Cutting dovetails by hand is often more time effective than setting up and cutting dovetails by machine, unless you've got more than half a dozen drawers or other pieces to do. Hand-cut dovetails also enhance the piece in ways that are difficult to define, but definite in effect. A little practice is certainly needed, but the tool requirements are fairly low, and the steps are easily followed.
By following these steps and practicing, you can become proficient at cutting dovetails by hand.
Tool needs: A marking gauge for scribing precisely located lines parallel to the ends of the boards, an angle-marking gauge or a sliding bevel, a saw to cut the dovetails, chisels, a straightedge and a pair of clamps to hold the straightedge and the work tight to your bench, and a marking knife. You can use almost anything to make your marks, but nothing does a better, more accurate job than a good, sharp marking knife. You may also want a small--no more than 1-1/2 pound--mallet to drive the chisels.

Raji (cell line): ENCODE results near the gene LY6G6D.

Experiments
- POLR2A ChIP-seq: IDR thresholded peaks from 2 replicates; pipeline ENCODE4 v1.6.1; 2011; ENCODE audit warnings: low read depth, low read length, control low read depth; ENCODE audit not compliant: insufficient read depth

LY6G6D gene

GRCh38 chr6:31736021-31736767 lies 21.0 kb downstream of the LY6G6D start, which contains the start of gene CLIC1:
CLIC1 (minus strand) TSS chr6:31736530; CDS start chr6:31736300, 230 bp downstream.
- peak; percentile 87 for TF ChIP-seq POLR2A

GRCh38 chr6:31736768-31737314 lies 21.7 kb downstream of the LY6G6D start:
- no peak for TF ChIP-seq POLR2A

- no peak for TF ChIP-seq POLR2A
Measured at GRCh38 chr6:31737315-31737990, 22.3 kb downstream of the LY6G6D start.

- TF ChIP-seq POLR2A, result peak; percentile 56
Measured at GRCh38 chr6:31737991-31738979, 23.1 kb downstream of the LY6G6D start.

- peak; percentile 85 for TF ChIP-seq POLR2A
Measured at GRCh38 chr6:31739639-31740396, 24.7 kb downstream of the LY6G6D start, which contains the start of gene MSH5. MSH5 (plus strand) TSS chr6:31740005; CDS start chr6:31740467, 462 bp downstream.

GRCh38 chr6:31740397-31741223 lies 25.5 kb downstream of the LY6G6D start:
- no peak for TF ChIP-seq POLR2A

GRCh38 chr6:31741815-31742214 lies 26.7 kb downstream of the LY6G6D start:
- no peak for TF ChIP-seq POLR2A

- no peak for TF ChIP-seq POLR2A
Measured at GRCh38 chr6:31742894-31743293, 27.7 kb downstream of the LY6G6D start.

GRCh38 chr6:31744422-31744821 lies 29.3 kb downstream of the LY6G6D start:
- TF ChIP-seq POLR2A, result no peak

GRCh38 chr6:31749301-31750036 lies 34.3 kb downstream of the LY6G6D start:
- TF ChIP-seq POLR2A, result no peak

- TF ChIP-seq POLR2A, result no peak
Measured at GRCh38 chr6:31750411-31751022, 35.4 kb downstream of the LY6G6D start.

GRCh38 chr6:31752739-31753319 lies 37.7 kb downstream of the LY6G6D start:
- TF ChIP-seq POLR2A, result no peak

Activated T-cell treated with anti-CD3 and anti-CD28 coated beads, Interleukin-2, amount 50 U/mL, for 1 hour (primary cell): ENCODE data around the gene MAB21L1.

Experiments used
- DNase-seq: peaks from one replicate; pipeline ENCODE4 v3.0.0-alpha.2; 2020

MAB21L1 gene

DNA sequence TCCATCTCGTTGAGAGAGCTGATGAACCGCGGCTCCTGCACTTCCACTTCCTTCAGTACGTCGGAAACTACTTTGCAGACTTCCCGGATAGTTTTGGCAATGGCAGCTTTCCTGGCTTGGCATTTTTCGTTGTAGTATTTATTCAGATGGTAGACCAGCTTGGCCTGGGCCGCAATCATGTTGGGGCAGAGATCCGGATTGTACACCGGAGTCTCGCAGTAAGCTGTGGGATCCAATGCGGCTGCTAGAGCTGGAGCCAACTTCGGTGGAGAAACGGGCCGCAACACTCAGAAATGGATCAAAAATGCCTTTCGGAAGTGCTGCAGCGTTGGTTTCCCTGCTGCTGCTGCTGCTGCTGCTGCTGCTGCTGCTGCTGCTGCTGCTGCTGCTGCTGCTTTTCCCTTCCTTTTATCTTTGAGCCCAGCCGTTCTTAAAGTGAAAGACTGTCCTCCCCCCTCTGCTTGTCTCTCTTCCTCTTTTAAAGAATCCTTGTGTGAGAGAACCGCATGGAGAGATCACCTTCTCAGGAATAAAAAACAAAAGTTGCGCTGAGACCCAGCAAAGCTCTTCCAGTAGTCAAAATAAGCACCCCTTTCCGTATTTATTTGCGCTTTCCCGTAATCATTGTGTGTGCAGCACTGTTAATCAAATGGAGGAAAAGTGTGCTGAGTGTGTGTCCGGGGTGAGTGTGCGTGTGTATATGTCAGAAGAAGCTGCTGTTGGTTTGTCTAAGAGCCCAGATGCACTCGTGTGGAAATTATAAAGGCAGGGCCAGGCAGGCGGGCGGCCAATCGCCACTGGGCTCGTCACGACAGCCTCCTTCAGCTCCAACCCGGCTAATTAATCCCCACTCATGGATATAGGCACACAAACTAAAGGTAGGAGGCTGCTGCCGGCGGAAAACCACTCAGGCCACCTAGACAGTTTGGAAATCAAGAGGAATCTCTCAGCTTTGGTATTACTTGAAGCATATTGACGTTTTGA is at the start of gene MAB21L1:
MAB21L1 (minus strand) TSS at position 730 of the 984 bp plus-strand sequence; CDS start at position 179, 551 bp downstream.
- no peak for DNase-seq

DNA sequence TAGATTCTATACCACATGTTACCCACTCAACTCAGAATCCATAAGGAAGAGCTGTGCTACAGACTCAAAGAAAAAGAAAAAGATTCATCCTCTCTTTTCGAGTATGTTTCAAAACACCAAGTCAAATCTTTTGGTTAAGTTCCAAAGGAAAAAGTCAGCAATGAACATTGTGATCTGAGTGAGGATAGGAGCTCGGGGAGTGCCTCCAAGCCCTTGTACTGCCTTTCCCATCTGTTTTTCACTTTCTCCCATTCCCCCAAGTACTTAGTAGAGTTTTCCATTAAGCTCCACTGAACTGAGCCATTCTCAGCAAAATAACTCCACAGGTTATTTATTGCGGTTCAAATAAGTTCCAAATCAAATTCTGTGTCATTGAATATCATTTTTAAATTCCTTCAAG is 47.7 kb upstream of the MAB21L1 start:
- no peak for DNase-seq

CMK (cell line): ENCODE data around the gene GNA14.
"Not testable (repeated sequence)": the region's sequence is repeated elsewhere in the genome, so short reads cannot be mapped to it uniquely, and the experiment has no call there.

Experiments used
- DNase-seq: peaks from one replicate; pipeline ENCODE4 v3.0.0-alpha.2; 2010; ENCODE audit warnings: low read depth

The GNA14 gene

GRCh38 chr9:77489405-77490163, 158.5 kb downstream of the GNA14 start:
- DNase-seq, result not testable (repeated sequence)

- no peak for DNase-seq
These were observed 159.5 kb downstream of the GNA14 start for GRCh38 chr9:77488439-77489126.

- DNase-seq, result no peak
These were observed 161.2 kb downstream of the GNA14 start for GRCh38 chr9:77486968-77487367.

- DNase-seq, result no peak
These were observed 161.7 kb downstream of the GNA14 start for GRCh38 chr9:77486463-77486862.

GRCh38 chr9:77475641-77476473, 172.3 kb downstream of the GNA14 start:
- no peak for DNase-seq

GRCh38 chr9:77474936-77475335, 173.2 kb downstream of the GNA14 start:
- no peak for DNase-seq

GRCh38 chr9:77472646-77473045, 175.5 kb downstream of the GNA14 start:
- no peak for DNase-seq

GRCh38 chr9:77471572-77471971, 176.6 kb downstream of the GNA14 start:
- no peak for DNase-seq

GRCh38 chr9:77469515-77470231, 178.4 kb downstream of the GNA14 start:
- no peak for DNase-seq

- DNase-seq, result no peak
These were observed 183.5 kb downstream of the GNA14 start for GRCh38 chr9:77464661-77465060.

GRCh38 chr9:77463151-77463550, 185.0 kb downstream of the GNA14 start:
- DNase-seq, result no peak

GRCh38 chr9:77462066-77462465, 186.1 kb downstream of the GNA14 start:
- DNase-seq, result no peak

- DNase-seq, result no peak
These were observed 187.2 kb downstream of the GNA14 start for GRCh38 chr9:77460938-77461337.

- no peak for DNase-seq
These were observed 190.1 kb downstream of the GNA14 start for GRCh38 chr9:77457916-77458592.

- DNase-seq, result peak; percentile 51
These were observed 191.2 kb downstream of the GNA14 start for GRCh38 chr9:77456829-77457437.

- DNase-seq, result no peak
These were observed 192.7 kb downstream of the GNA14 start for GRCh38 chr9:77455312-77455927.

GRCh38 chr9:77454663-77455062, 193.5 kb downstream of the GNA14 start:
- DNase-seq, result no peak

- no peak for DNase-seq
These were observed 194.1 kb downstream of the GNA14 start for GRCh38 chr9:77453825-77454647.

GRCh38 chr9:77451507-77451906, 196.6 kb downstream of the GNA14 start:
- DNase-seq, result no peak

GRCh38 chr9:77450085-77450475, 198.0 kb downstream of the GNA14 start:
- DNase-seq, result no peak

Most projects that use dovetails are constructed out of hardwood. That is the drawer fronts, doors, and face frames are hardwoods; small boxes, and large, are often completely made of hardwoods. Drawer sides are often made from a hardwood called poplar because of its low price and the fact that it is very easy to work. I suggest that you use poplar for the tail and pin boards while you are learning to cut dovetails. Using a hardwood gets you used to the way hardwood reacts to cutting tools. Poplar is actually easier to work with than most pines and firs.
Hand-cut through dovetails can be made in any size or spacing desired. Let's assume you are using 3/4" thick stock, so the pins need to be 3/4" thick at their widest point. Good mark-up is the most important part of the job. Without good outlines, the joints fail before they are cut.